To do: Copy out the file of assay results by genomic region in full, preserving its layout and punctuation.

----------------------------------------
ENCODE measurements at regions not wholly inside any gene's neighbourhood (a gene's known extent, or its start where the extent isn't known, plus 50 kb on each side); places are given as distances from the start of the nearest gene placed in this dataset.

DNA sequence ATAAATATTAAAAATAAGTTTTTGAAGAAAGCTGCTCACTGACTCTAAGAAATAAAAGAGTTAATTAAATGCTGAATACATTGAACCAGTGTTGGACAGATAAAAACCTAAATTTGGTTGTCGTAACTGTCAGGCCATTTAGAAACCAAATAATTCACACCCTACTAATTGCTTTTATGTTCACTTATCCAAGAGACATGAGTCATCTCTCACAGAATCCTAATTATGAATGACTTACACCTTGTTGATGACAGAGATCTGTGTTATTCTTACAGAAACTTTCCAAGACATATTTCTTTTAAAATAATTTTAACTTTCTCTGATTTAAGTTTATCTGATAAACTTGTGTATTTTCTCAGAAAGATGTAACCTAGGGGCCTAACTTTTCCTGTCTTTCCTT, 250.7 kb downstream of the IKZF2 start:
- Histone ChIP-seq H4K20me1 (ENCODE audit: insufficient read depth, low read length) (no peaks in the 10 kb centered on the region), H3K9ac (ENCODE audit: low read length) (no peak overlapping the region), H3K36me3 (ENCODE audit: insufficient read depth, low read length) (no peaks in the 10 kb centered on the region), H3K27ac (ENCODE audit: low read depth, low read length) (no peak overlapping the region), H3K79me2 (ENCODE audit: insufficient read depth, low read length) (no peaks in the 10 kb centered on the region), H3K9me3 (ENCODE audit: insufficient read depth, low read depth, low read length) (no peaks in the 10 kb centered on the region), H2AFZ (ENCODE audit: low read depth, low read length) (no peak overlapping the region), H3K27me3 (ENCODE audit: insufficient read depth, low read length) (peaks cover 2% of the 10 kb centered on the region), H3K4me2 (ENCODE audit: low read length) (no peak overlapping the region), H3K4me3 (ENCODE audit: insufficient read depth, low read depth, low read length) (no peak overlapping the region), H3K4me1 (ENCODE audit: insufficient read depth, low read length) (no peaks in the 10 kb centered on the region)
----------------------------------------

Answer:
ENCODE measurements at regions not wholly inside any gene's neighbourhood (a gene's known extent, or its start where the extent isn't known, plus 50 kb on each side); places are given as distances from the start of the nearest gene placed in this dataset.

DNA sequence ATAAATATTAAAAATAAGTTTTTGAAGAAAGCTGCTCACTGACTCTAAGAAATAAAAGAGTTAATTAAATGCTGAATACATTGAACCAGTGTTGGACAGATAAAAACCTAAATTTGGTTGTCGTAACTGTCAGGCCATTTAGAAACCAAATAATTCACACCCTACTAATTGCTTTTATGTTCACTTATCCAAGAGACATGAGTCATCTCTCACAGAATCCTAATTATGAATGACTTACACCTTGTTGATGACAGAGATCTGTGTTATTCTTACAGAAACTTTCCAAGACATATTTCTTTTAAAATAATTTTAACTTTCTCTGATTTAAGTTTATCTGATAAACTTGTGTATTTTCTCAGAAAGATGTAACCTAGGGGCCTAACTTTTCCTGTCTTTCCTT, 250.7 kb downstream of the IKZF2 start:
- Histone ChIP-seq H4K20me1 (ENCODE audit: insufficient read depth, low read length) (no peaks in the 10 kb centered on the region), H3K9ac (ENCODE audit: low read length) (no peak overlapping the region), H3K36me3 (ENCODE audit: insufficient read depth, low read length) (no peaks in the 10 kb centered on the region), H3K27ac (ENCODE audit: low read depth, low read length) (no peak overlapping the region), H3K79me2 (ENCODE audit: insufficient read depth, low read length) (no peaks in the 10 kb centered on the region), H3K9me3 (ENCODE audit: insufficient read depth, low read depth, low read length) (no peaks in the 10 kb centered on the region), H2AFZ (ENCODE audit: low read depth, low read length) (no peak overlapping the region), H3K27me3 (ENCODE audit: insufficient read depth, low read length) (peaks cover 2% of the 10 kb centered on the region), H3K4me2 (ENCODE audit: low read length) (no peak overlapping the region), H3K4me3 (ENCODE audit: insufficient read depth, low read depth, low read length) (no peak overlapping the region), H3K4me1 (ENCODE audit: insufficient read depth, low read length) (no peaks in the 10 kb centered on the region)